Nice little future you got there. Hate to see something bad happen to it.
The blending of the physical and immersive digital worlds—the metaverse—inevitably produces bizarre results. I’ve noted (and we’ve started to see examples of) the possibility of hacking digital-physical objects. The potential for nano-spam continues to haunt us. But the mash-up between the virtual and the real worlds likely to affect the greatest number of us is “griefing.”
Griefing is, simply put, making someone else’s online game session miserable. It’s not simply beating someone in player-vs.-player competitions, or even annoying someone as the side-effect of otherwise game-focused actions. Griefing means taking action intended to harm the game-play of someone else—these can include attacking someone ostensibly on your own team, blocking passageways, intentionally crashing your vehicle into someone else’s, leading masses of monsters to attack unsuspecting players (”training”), using known software bugs to force another player to “crash out” of the game, and so forth. While many of these might happen by accident, griefing is all about intent.
As the technologies and habits of the metaverse expand past the world of gaming, so too do social dilemmas like griefing. We’ve already started to see its appearance: just a couple of months ago, someone the posted flashing images to an epilepsy support website, triggering seizures and fugues for many of its visitors. If that sounds like harassment, it is—griefing definitely falls into that category. But griefing has two characteristic elements, unique in combination: the use of system flaws or unintended consequences to abuse people with less-sophisticated system knowledge; and the griefer’s belief that the griefing action is funny. For many griefers, it’s just another kind of prank.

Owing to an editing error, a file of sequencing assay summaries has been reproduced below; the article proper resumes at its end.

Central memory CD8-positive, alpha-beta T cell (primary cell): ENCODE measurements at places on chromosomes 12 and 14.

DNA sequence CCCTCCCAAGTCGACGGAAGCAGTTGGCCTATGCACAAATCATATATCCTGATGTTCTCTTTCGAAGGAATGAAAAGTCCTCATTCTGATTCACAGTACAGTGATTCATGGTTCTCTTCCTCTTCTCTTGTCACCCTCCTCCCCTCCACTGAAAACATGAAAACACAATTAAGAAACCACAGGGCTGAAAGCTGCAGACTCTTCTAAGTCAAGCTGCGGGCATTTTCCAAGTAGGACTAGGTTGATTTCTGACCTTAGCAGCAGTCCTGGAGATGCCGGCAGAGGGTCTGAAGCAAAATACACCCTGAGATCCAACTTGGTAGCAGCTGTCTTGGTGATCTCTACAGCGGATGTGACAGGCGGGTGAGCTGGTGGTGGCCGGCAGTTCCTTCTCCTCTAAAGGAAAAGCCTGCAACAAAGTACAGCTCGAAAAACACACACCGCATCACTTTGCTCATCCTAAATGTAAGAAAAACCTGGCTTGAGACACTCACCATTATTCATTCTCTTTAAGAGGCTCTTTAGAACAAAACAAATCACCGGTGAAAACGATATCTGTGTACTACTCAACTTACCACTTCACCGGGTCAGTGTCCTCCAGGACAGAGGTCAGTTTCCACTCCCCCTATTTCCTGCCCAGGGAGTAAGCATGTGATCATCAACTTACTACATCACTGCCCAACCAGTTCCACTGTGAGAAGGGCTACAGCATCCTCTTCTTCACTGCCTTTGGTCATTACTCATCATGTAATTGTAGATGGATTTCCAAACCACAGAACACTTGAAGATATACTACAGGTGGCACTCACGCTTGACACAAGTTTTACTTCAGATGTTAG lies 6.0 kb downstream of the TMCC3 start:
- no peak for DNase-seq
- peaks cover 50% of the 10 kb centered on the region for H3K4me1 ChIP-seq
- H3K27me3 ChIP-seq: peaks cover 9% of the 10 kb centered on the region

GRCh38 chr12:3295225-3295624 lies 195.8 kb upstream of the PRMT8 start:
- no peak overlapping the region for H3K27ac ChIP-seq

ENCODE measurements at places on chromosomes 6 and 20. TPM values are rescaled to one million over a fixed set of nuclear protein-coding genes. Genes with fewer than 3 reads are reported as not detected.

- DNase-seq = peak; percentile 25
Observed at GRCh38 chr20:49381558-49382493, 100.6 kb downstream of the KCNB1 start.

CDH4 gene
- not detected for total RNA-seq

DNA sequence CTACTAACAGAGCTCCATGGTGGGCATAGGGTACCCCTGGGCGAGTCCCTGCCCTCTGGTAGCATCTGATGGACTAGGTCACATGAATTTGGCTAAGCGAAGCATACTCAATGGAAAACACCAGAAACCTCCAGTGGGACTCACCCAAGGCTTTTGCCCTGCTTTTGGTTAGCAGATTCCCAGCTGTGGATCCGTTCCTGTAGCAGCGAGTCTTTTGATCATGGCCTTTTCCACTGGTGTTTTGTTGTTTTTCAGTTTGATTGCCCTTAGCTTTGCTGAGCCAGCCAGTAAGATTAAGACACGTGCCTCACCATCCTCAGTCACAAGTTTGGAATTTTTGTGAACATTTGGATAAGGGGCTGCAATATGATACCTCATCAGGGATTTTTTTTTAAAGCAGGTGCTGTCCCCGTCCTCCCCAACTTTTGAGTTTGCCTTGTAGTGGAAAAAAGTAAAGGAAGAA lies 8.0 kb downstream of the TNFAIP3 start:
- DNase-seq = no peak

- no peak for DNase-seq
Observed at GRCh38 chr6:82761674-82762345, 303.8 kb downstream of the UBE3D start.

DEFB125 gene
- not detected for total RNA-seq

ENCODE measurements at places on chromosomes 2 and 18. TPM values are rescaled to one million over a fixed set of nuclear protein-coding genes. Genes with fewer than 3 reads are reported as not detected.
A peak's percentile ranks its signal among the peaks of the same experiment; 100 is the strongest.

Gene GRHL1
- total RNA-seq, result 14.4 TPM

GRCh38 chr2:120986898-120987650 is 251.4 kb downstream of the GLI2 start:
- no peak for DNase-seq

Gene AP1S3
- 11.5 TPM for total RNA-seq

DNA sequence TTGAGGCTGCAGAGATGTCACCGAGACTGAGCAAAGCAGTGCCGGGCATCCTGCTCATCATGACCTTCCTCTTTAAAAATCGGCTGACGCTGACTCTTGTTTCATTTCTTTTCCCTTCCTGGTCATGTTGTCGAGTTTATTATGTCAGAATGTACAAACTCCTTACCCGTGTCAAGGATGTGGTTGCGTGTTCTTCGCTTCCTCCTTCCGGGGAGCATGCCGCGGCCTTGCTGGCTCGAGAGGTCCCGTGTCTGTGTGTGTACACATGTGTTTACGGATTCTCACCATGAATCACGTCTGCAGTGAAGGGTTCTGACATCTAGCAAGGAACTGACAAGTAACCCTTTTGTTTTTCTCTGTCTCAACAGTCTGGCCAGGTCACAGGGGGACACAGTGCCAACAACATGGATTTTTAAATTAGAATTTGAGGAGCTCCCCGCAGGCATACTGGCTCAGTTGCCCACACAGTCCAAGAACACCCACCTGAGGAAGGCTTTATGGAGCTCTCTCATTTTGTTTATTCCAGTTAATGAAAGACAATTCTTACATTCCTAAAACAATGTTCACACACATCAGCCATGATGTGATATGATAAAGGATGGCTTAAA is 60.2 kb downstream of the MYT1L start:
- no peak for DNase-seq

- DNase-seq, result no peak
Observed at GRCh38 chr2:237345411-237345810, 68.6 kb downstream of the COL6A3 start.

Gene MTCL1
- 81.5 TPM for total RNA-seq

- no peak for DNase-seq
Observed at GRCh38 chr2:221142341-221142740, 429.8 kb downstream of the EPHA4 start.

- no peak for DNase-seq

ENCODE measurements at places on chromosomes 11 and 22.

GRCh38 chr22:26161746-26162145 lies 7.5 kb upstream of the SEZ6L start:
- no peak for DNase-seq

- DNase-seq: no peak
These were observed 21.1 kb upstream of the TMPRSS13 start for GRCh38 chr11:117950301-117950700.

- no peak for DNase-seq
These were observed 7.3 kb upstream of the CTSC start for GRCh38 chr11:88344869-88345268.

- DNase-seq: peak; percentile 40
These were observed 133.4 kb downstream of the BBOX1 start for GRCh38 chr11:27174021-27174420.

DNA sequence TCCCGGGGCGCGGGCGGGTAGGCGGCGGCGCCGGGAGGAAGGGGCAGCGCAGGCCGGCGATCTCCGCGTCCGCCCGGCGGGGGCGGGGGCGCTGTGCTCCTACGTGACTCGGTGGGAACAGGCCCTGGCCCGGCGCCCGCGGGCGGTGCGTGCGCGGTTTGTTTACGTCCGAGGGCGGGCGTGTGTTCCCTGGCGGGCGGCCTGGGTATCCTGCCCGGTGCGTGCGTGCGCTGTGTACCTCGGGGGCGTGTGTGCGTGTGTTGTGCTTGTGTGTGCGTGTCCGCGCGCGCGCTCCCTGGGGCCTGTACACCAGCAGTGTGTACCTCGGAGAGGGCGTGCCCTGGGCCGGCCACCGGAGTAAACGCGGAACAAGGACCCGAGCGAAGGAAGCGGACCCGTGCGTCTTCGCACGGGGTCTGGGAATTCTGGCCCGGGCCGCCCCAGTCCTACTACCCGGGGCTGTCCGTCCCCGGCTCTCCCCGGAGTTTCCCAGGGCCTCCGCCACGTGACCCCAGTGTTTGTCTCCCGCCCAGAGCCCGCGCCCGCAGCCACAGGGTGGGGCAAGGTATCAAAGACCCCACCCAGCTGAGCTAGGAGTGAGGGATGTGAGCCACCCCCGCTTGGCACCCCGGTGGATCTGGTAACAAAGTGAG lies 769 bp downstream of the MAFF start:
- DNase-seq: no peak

As long as griefing was limited to online games, the prank argument made sense. As the epilepsy attack demonstrates, however, when griefing moves into other online arenas, the line between pranks and harassment becomes harder to see. This will only increase over time. Emerging metaverse technologies lend themselves to various forms of griefing, such as intentional errors added to augmented reality or mirror world databases, pollution of simulated spaces with inappropriate content, or intentional creation of false public data—the “participatory decepticon” I wrote about recently is a prime example of metaverse griefing.
Simply put, as the power and ubiquity of immersive digital technologies increase, so too do the opportunities for griefing—as does the potential for unintended and unanticipated problems. The result is likely to be a world of pranks gone horribly awry, civil authorities treating minor insults as potential terrorism, and a general diminishment of trust in immersive digital technologies. I’d also expect to see griefing-type activities done with a political or economic purpose, easily dismissed as just more pranking, but with potentially greater consequences.
So, griefing: threat or menace? Both and neither, really. In the gaming world, griefing can be a way of exposing software flaws and exploits, leading (once they are fixed) to a more resilient online environment. Abstractly, the same will hold true for non-game griefing—software holes allowing for bad results (whether by intent or accident) will be repaired, disproportionate results from authorities will be called out and examined, people will be more skeptical about the reliability of digital information, and so forth—but at the cost of hurt feelings, hurt bodies, and passing social disorder. We may not like the trade-off, but we’re likely going to have to live with it.
(Looking for a suitable image to illustrate this post with, but finding nothing that’s clearly Creative Commons licensed…)
Advanced Griefing in the Material World
This happened a couple of years ago, but I was just reminded of it again recently (and it didn’t receive the attention it deserves).
EVE Online is one of those lesser-known massively-multiplayer online role-playing games that scurries in the shadow of World of Warcraft. It’s a science fiction game, wherein you fly around the galaxy fighting pirates and shipping goods, tricking out your successive generations of starships. The game itself is free, with a 30-day free trial (like nearly all other MMORPGs, ongoing play requires a subscription). The game developers update the universe on a regular basis, and the tens of thousands of players seem to enjoy the game quite a bit. (Incidentally, EVE has an on-staff economist to help them shape the game world, adding to its complexity.)